FAQ Friday: Can I use Strobe Lights to be more visible at night?

Friday, July 24, 2015

Can I use Strobe Lights to be more visible at night?

For any other lights beyond those specifically defined within the Navigation Rules, they should be such lights as cannot be mistaken for the lights specified in these Rules, or do not impair their visibility or distinctive character, or interfere with the keeping of a proper look-out (Rule 20).

Displaying a strobe for “higher visibility” would confuse other vessels as to your navigational status (many aids to navigation use a strobe or flashing). Also, lights provide direction and aspect information to other boat operators. For example, if while operating my vessel I see a red light on my starboard side I know I am the give-way vessel (Rule 16, 17). The use of a strobe light could overwhelm a vessel’s navigation lights and cease to provide such crucial direction and aspect information to other boat operators.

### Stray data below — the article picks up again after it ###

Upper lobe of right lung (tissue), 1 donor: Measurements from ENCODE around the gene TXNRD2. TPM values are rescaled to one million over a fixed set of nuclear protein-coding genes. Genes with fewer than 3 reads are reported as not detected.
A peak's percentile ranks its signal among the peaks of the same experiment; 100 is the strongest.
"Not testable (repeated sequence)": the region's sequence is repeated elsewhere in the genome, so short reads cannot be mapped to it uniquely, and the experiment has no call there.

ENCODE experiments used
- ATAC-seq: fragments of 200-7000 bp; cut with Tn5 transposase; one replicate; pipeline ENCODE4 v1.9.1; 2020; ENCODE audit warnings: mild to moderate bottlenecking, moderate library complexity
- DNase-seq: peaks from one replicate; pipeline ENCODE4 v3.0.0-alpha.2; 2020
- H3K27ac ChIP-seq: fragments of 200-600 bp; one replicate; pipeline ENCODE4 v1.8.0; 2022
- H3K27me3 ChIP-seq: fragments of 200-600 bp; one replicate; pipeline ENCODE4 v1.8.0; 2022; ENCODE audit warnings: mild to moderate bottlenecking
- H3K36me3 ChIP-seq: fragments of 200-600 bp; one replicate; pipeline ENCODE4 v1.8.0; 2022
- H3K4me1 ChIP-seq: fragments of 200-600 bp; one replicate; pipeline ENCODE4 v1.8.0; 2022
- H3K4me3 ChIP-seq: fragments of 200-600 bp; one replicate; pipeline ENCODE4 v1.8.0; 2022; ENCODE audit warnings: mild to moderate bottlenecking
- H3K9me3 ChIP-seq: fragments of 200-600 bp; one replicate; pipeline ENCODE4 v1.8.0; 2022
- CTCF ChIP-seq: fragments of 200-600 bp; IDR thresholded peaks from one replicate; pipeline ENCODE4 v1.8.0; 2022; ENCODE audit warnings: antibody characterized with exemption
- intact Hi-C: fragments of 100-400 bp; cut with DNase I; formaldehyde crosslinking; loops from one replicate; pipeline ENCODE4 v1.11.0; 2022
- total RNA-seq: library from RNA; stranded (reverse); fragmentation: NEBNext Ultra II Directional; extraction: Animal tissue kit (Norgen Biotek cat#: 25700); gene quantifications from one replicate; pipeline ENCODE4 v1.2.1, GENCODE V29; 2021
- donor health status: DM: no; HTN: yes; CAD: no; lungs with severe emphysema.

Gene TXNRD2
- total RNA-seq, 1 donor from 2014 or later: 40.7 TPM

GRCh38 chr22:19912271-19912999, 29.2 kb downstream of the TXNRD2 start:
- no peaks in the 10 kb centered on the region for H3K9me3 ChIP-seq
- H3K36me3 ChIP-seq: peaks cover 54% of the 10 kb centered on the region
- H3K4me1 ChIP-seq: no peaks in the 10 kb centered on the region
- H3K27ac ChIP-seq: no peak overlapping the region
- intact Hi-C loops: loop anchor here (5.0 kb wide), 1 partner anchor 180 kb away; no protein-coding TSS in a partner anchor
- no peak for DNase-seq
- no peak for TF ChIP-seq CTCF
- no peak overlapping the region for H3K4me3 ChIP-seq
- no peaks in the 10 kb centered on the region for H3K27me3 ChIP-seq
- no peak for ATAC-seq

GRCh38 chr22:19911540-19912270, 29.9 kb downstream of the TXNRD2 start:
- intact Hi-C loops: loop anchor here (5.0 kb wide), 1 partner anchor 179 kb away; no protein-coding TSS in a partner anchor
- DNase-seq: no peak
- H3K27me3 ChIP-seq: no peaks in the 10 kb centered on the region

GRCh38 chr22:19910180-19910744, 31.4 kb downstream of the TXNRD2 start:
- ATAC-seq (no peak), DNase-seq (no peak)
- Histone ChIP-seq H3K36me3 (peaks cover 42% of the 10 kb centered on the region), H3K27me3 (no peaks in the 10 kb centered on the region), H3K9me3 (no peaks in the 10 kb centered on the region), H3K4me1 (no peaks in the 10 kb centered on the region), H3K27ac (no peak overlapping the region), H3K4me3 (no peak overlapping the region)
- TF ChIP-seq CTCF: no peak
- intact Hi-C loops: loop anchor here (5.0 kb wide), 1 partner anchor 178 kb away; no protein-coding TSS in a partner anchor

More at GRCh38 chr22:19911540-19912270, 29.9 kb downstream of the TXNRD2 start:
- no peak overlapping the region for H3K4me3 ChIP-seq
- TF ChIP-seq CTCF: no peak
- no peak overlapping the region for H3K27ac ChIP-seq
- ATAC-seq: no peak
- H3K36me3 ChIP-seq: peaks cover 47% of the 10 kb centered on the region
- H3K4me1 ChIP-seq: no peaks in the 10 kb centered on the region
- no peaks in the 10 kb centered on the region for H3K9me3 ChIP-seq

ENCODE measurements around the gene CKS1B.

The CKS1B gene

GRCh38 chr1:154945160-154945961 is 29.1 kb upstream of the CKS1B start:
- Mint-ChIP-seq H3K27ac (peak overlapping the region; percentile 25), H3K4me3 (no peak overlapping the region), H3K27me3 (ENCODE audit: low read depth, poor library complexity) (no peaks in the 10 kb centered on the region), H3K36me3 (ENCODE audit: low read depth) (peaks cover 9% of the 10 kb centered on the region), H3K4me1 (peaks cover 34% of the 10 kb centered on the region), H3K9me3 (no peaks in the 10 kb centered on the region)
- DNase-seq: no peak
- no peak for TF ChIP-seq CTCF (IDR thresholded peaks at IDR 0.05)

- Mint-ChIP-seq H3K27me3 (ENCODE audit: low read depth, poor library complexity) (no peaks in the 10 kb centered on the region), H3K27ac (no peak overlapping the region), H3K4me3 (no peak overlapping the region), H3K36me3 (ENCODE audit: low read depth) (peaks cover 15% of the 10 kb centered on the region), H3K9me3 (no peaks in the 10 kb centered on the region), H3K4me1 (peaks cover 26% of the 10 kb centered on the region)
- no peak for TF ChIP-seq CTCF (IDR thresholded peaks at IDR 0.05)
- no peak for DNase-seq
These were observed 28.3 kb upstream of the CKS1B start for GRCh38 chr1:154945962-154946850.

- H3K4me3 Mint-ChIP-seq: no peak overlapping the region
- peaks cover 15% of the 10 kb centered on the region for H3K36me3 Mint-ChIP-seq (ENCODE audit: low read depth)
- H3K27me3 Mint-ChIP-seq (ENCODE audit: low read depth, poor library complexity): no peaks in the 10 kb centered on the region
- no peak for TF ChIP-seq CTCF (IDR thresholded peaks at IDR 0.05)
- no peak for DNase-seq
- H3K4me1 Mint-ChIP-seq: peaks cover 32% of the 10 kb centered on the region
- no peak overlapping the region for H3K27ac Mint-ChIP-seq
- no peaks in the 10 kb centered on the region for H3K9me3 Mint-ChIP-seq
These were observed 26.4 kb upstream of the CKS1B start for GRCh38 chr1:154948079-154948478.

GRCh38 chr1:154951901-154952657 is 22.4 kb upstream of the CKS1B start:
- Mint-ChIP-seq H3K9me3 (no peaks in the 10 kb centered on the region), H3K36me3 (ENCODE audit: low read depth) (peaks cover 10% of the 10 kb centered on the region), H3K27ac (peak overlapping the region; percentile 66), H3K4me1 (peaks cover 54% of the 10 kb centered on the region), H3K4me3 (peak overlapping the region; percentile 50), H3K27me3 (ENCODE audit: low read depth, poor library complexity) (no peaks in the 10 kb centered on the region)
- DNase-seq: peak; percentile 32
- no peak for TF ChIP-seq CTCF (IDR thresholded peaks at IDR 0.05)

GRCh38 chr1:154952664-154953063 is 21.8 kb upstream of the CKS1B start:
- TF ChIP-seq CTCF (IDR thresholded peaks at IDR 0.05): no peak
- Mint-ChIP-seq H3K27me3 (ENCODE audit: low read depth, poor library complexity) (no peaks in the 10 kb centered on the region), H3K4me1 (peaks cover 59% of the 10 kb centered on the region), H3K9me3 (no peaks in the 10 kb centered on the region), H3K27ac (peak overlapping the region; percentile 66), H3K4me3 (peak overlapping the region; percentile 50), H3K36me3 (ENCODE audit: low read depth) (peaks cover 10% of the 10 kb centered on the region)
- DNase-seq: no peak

Also, Rule 36 of the International Rules addresses signals to attract attention and for the purpose of [that] rule the use of high intensity intermittent or revolving lights, such as strobe lights, shall be avoided. Rule 37 of the Inland Rules addresses strobes in regards to distress signals so that when a vessel is in distress and requires assistance she shall use…a high intensity white light flashing at regular intervals from 50 to 70 times per minute.

Since strobe light use is to be avoided (International waters) or used as a distress signal (Inland waters), it cannot be used to routinely mark vessels operating on the water.


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